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UP Electronic Thesis and Dissertation Submission Guidelines: Getting Permissions and Fair Use

Permissions

Getting Permissions

Anyone can reuse diagrams or figures for unpublished material without requesting permission however there must be proper citation and referencing to give credit to the author.

DALRO advises that the copyright law states that “If a student's usage for images/figures falls into the category of academic study, review or critique, it falls within the ‘general exceptions from protection of literary works,’ which allows for the exploitation of literary works for the purposes of ‘research or private study by, or the personal or private use of, the person using the work’ and for the purposes of ‘criticism or review of that work or of another work’ (section 12(1)(a)(b) of the Copyright Act No. 98 of 1978). This means that the work does not need to be licensed".

If students do not ask permissions what happens?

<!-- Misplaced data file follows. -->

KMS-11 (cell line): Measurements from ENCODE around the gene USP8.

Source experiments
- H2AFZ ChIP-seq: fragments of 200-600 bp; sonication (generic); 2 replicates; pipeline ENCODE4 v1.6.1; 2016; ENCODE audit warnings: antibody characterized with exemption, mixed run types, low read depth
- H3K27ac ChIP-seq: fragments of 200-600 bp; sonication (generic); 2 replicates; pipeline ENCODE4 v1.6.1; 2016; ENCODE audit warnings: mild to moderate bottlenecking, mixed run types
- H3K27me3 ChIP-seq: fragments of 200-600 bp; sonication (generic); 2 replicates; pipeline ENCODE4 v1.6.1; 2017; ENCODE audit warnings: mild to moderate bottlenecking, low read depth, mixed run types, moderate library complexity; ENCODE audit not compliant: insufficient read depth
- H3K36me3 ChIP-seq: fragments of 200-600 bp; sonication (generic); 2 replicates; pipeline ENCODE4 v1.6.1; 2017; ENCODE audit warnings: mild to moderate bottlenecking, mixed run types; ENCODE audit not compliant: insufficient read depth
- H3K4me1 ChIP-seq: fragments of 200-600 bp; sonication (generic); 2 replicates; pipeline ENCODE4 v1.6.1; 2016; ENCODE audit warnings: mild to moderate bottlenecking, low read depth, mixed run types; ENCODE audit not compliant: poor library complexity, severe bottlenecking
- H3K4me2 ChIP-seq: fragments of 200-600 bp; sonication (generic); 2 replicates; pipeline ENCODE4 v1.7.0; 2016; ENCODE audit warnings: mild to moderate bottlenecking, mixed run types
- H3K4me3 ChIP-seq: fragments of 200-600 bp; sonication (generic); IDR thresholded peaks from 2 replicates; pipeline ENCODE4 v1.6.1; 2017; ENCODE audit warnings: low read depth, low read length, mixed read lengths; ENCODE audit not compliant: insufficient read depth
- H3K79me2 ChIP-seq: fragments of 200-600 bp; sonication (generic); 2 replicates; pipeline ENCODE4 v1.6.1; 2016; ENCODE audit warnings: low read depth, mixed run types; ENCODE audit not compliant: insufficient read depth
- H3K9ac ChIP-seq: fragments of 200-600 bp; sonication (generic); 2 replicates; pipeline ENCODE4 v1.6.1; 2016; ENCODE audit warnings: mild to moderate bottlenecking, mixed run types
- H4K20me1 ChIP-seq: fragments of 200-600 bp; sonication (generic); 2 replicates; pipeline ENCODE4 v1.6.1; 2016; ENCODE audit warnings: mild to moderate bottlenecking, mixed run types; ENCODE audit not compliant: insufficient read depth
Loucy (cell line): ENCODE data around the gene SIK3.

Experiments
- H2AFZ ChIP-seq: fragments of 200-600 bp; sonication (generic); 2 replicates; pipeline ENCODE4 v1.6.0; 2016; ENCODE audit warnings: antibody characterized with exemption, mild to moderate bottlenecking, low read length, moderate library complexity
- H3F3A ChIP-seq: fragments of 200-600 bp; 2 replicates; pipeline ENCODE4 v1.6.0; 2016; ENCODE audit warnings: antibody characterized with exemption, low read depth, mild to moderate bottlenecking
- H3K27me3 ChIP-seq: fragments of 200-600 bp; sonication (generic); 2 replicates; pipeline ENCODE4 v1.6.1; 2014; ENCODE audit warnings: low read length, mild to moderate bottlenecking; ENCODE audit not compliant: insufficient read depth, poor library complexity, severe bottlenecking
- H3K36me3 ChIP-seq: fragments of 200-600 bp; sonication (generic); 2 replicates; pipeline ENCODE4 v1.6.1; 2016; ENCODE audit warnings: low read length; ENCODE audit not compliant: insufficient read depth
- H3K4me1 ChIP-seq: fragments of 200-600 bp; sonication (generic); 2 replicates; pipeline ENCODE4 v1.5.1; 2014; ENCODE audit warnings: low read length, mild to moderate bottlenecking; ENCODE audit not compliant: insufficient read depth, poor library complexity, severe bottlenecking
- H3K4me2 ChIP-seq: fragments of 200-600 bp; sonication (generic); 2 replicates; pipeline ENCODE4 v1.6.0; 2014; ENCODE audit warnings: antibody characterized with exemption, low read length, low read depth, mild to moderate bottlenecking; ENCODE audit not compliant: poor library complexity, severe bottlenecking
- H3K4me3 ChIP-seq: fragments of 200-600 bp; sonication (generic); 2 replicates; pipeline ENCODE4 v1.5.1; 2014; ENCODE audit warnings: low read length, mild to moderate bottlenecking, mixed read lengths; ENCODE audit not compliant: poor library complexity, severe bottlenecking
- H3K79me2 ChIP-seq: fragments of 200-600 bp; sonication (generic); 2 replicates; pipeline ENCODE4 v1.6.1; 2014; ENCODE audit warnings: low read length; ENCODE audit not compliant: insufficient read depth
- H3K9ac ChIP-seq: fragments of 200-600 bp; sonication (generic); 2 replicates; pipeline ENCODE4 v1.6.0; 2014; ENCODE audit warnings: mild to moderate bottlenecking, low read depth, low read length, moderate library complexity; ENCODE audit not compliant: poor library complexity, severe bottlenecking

This is an infringement of copyright. Meaning, a 'substantial portion' of work has been copied without the Copyright owner's permission. You will not be able to complete your course as you will not submit should your supervisor pick this up.

If your work gets published without anyone picking up the infringement, you may get a copyright infringement notice which may request you to take down the work and may also have a penalty fine. If you fail to respond to a notice, you or the university / publisher may be sued. 

How to apply for copyright clearance?

You may contact the library copyright officer for assistance or you can use these steps of how to get permission.

 

Fair Use

The fair use / dealing copyright section allows a user to copy, for their own study or research or private use, as much of the work as they need to meet their reasonable needs, without seeking permission from the copyright owner or paying compensation.

The South African copyright law doesn't specify how much you may copy within the bounds of fair use / dealing, but it is clear that it must only be for your own use. So, multiple copies are outside of fair dealing.